Justin Baldoni is famous for his role on the CW hit “Jane the Virgin,” a show where he’s bare-chested half the time, he jokes. But he’s so much more: a passionate entrepreneur, writer, and producer who is on a quest to transform Hollywood.
Raised by a mother who was an artist and a father who worked in product placement, he says he saw the cross-section of art and commerce at a young age. It would be the precursor to his life as an actor-turned-producer. With his friends Ahmad Musoil and Farhoud Meybodi, Baldoni started Wayfarer, a digital media company focused on content that inspires, gives hope, and tackles social taboos. Their biggest success has been “My Last Days,” a docu-series about individuals fighting terminal illness, which appears on CW and SoulPancake, and has hit more than 60 million views online. Last summer, he also filmed a new online series, “Man Enough” that tackles the complex conversations around masculinity in modern-day America.
This month, the company got an additional boost, announcing a $25 million investment from a social impact investor to grow Wayfarer, hire a studio head and CEO (fyi, they’re actively looking for female candidates), and put more socially-driven content into the works.
But it’s not always been an easy road to success for him. I spoke with Baldoni about the evolution of Wayfarer and how he hopes to build an alternative type of Hollywood business.
Esha Chhabra: You started this company almost a decade ago. What led you to start it?
Justin Baldoni: When I was around 26, I had been acting on Jane the Virgin for a while. I was supporting myself as a music video director and directing commercials, but I just didn’t really feel like I was being used for anything positive. I didn’t feel like I was offering anything to the world. I took a trip to Haifa, Israel because I follow the Baha’i faith. I know we’re getting into a little bit of spiritual stuff but it’s an important foundation for what I do.
So I went to Haifa and was praying, ‘All right God, use me in whatever way I’m supposed to be used because right now I’m not doing anything I think that at the end of my life I would be happy with — guest stars on television shows, taking my shirt off on shows. I think that I could do more for the world.’ When I came back home, my house was going into foreclosure, I couldn’t get an agent or a manager. I could not get an acting job. And I just was in this place where I said to myself, ‘Let me start to come up with ideas that I think will actually make a difference in the world, regardless of whether or not they will pay me.’ And one night I came up with about 35 show ideas, and it just so happened that my friends had started a small digital media company.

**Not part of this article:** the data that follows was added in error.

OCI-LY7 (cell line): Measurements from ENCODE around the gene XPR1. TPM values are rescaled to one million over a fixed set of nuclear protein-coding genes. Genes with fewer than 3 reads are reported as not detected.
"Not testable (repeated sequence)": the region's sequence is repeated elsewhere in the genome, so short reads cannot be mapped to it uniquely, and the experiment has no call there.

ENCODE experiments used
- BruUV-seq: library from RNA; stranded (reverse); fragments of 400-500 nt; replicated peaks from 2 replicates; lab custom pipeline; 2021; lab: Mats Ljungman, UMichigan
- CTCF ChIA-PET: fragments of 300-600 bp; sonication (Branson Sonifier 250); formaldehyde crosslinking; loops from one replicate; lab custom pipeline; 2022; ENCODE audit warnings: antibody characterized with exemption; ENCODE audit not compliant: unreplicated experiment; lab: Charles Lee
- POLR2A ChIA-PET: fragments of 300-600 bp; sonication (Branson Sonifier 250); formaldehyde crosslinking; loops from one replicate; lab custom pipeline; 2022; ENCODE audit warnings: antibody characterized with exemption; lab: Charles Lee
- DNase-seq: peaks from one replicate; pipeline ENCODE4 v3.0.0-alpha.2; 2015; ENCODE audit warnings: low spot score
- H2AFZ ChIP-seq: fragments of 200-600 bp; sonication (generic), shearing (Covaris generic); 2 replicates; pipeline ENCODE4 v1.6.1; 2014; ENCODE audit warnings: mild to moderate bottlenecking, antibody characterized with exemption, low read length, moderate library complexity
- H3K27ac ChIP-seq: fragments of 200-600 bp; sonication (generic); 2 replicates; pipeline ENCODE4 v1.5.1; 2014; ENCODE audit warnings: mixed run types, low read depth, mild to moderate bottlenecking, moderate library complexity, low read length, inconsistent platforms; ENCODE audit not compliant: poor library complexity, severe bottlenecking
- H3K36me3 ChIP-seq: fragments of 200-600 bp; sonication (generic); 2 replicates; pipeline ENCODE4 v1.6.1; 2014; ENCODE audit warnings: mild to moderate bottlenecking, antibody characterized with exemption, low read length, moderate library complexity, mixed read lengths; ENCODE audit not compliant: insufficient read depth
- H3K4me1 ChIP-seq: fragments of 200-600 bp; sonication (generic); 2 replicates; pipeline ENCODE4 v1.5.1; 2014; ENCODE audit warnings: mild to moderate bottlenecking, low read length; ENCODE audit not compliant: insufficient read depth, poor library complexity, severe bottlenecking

One of these ideas was My Last Days, correct?
Yes, I’d always had this very unique connection with people who were closer to death than I was. I noticed a change in behavior. And I also noticed how it made me think about my life in my actions. And I remember being at a very young age and being able to empathize with individuals who were experiencing cancer or life-threatening disease or simply like old age. It made me look at myself and question my own actions and my own mortality, which in turn, I noticed created a change in my behavior, albeit temporarily, and made me a better person. I thought, I wonder if I can create a show that sends a tidal wave of that same kind of introspection.
It was quite simply a show about living told from the dying. My hope was to inspire people to become their best selves and not wait for the end. I found my ambition in that show and we made the whole first season for less than $35,000.
Me and my business partner Ahmed and Farhoud started the company in the living room of the house that was going into foreclosure. This became the foundation of the business. It is to tell stories that help us remember that we are living, that we are breathing, that we are connected, that we are human, not to tell stories that you know make us feel better about being worse people. Which is what so much of the content these days.
This feeds into some of the issues you’ve spoken about, some of your frustrations within the entertainment industry. What do you want to change about Hollywood?